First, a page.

• Regular chiropractic care can reduce or eliminate the source of your back and joint pain, allowing you to resume your normal activities and to remain more flexible into your golden years.

Today’s article was written by Dr. David L. Starr is the founder of Starr Physical Therapy, Chiropractic and Acupuncture in New York City, where he has successfully practiced chiropractic for the past 18 years. A native New Yorker, Starr graduated from Life College in Atlanta, Georgia and donated his skills to Flying Doctors of American in the Dominican Republic before returning to New York City and establishing a successful, multidisciplinary office in Union Square.

Today’s article is shared from the following website: https://health.usnews.com/health-news/patient-advice/articles/2015/11/30/surprise-chiropractors-can-treat-these-5-conditions

Fitness Standards for Adults: Here’s What They’re Good For

Fitness Standards for Adults: Here’s What They’re Good For

President John F. Kennedy once said, “Physical fitness is not only one of the most important keys to a healthy body, it is the basis of dynamic and creative intellectual activity.” Since July 16, 1955, the American government has shown at least a political interest in the health of Americans. Under President Eisenhower, the President’s Council on Youth Fitness established a beachhead against the lagging health of American youth compared with citizens of other countries. Military officers in World War 2 complained that their recruits were out of shape. Perhaps Eisenhower’s program was meant to help reverse that condition. However, it wasn’t until President Kennedy that the Commander-in-Chief took an active role in promoting standards and committing resources to them.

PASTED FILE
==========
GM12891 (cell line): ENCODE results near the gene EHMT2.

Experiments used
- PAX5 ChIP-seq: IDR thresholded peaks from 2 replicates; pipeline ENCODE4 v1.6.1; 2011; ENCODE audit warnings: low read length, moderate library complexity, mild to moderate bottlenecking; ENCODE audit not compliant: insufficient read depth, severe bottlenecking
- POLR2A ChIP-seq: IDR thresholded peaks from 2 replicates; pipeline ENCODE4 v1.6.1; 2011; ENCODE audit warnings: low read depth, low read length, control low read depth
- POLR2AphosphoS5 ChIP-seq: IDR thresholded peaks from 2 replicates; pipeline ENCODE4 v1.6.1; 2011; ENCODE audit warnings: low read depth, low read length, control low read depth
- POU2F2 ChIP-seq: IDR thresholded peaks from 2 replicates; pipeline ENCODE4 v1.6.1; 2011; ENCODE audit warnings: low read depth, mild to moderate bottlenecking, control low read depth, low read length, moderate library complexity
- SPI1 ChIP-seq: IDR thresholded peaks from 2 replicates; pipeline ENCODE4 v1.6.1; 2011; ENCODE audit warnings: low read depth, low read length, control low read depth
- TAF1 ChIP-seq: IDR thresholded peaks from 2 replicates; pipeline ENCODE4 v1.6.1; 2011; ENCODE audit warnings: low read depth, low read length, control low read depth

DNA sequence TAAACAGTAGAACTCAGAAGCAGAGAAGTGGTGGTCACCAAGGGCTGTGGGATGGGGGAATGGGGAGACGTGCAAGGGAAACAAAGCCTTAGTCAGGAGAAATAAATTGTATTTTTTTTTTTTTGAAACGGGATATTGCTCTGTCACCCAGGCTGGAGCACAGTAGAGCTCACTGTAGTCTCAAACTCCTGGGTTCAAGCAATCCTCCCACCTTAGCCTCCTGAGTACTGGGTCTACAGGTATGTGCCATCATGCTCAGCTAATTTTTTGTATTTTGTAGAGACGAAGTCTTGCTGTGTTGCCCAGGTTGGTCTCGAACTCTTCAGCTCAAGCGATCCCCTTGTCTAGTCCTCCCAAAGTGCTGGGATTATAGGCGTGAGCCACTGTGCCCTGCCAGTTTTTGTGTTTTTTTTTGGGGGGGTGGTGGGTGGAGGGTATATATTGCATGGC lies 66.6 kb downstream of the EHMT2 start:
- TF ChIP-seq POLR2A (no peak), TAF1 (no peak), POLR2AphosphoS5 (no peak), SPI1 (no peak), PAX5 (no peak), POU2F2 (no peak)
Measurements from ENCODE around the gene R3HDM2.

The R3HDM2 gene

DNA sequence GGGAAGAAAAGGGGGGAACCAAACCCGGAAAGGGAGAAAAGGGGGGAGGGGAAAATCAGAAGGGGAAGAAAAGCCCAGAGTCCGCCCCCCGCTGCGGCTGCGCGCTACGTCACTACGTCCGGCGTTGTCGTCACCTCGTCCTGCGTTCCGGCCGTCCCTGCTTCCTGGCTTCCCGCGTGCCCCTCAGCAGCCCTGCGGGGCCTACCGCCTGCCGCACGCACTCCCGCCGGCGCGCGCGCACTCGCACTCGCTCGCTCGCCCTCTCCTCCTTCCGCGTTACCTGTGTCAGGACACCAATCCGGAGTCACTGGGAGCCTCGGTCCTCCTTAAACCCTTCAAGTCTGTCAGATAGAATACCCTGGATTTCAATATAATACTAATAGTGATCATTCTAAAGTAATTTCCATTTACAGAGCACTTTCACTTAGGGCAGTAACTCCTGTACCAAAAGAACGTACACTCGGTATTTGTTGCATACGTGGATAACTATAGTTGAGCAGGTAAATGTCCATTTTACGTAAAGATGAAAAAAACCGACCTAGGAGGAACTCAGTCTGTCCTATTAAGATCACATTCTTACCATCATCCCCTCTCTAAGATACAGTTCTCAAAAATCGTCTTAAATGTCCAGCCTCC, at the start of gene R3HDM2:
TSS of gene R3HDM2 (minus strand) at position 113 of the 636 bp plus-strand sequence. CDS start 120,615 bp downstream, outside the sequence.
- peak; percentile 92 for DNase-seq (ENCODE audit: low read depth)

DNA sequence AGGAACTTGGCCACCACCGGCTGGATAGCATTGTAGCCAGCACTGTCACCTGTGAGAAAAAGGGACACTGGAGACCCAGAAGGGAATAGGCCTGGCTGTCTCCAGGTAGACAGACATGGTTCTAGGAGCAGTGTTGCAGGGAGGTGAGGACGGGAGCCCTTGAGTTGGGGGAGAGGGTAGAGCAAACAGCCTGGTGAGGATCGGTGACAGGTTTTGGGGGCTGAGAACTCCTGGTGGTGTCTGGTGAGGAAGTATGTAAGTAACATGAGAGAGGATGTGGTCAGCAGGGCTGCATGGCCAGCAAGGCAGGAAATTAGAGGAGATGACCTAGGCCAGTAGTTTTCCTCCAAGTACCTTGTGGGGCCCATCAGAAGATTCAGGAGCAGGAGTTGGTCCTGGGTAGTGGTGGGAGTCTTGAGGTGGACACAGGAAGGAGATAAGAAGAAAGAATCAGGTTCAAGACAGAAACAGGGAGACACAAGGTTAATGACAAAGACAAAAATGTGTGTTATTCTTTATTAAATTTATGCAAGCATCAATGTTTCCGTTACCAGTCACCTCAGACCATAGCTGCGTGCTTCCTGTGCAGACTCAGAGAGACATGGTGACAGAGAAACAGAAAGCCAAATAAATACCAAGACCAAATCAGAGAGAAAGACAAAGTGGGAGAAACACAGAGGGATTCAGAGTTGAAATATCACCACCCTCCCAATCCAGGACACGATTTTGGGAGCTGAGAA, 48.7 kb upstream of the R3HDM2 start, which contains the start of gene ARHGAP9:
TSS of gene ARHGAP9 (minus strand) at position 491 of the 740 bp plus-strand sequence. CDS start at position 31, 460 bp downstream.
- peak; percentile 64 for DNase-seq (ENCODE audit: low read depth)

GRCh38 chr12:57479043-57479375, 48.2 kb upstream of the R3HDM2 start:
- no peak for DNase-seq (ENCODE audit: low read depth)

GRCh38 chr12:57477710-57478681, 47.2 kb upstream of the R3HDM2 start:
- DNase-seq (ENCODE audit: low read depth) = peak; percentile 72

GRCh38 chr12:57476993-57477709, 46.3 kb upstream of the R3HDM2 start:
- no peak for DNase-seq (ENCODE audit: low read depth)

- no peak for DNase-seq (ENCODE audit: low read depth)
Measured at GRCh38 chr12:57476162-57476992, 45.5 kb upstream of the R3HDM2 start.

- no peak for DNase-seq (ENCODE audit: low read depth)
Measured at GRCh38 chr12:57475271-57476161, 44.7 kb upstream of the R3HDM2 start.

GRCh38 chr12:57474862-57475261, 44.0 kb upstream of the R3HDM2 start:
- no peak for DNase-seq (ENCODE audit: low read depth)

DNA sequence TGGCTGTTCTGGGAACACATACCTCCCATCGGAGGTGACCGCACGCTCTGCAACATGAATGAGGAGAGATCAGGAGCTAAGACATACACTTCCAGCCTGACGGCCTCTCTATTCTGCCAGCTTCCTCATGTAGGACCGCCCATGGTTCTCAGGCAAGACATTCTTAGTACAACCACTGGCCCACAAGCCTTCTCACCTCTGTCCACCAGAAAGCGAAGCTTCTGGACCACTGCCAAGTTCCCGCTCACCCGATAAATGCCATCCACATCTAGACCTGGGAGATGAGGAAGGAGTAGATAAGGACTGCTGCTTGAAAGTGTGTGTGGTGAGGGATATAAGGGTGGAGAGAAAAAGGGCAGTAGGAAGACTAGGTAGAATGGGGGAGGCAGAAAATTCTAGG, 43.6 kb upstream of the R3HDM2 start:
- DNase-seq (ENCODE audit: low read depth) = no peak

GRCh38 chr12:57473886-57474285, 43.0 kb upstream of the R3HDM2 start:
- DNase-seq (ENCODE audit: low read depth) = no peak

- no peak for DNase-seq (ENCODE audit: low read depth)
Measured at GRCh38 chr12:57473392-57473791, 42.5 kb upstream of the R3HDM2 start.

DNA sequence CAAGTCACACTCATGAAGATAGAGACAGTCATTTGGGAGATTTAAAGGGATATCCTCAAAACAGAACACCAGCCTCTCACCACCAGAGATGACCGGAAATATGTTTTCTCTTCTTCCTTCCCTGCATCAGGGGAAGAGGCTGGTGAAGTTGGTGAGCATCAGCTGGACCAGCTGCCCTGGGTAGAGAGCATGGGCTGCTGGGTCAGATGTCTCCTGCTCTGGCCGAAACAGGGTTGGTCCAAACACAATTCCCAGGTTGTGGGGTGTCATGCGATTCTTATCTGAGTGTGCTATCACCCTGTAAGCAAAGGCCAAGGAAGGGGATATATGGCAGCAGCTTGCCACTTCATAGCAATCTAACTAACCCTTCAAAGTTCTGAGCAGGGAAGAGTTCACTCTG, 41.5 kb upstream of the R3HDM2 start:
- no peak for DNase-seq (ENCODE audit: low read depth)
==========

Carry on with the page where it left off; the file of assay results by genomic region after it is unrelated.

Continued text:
After nearly 60 years, the presidential council has expanded its role in a number of directions, including sports, nutrition and—most relevant to this article—adult fitness. The president’s council has had an established standard for nominal health since 2008 and benchmarks have been created for regular, moderate and vigorous activity. In addition, the council has established an online Adult Fitness Test that allows you to compare your scores with those of fellow Americans. The test can be found at http://www.adultfitnesstest.org/dataEntry.aspx.

The areas tested include the following:

  • Aerobic fitness—Preparing for the test, you should work up to moderate exercise (e.g. brisk walking) for 30 minutes, 5+ days per week; and vigorous exercise (e.g. running) for 20–30 minutes, 3–4 days per week.
  • Muscular strength and endurance—3+ days per week, work up to 3 sets each of 25 half sit-ups and 10–20 push-ups. Between each set, include a short rest.
  • Flexibility—Static stretches should be taken to the point of tension, but never to pain. Hold each for 10–30 seconds. Repeat 1–2 additional times.
  • Body composition—Your body mass index (BMI) is a measure of height related to weight, with your waist measurement as a health indicator. This should be kept between 18.5–24.9. BMI calculators can be found online.

These sorts of tests can do a lot to raise public awareness and to help focus people on activities that will make a difference. But they will only be effective is they’re used the right way. And using them the right way starts with understanding what these tests are actually measuring and what the results mean. In some ways, measuring your performance in specific exercises relative to a national average may be less helpful than measuring your improvement over time and setting new goals based on your own progress.

When taking on any exercise program or fitness testing, especially when you have not engaged in rigorous physical activity regularly for several years, you should consult with a doctor or physical trainer. Proper preparation, good technique and consistency are the keys to staying healthy and avoiding injury. Regular chiropractic care can also play an important role in helping to speed recovery, prevent future injuries and improve performance. As musculoskeletal system specialists, chiropractors have unique insight into how patients can safely increase their strength, stamina, flexibility and balance. If you want to learn more, just call or visit our office! You can reach us at Oblander Chiropractic at 406-652-3553.